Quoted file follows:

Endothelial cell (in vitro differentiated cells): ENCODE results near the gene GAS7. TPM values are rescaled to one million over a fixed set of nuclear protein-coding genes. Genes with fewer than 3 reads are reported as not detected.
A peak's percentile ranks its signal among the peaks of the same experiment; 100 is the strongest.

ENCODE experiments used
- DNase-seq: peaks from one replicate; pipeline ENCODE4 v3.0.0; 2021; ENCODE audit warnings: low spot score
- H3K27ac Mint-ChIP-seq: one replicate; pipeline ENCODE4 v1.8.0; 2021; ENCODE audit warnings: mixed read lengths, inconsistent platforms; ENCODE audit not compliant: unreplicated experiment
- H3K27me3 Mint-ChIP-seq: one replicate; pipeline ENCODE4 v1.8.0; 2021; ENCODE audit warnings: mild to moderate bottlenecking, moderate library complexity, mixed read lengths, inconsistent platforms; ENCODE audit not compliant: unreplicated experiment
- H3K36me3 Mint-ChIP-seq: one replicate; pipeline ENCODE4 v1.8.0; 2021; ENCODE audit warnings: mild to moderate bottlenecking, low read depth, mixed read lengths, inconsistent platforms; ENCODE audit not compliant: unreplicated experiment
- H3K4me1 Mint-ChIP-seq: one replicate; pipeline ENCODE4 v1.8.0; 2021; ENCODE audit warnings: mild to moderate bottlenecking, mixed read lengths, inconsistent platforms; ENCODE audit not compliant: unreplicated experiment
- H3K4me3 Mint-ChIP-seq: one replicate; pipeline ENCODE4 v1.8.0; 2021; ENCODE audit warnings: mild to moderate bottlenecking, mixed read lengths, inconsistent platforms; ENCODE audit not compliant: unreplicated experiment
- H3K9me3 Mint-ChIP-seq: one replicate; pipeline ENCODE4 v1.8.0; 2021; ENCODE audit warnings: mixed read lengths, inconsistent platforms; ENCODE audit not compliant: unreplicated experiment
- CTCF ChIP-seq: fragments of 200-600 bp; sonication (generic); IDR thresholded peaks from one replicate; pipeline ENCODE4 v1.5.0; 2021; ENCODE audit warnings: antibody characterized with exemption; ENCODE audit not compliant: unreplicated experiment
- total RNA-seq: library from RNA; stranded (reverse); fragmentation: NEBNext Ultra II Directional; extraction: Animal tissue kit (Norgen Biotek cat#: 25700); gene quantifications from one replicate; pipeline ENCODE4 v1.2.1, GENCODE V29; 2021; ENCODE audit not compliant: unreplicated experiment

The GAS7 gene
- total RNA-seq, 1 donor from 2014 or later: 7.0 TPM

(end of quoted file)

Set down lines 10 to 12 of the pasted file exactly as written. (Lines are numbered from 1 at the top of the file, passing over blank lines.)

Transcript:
- H3K9me3 Mint-ChIP-seq: one replicate; pipeline ENCODE4 v1.8.0; 2021; ENCODE audit warnings: mixed read lengths, inconsistent platforms; ENCODE audit not compliant: unreplicated experiment
- CTCF ChIP-seq: fragments of 200-600 bp; sonication (generic); IDR thresholded peaks from one replicate; pipeline ENCODE4 v1.5.0; 2021; ENCODE audit warnings: antibody characterized with exemption; ENCODE audit not compliant: unreplicated experiment
- total RNA-seq: library from RNA; stranded (reverse); fragmentation: NEBNext Ultra II Directional; extraction: Animal tissue kit (Norgen Biotek cat#: 25700); gene quantifications from one replicate; pipeline ENCODE4 v1.2.1, GENCODE V29; 2021; ENCODE audit not compliant: unreplicated experiment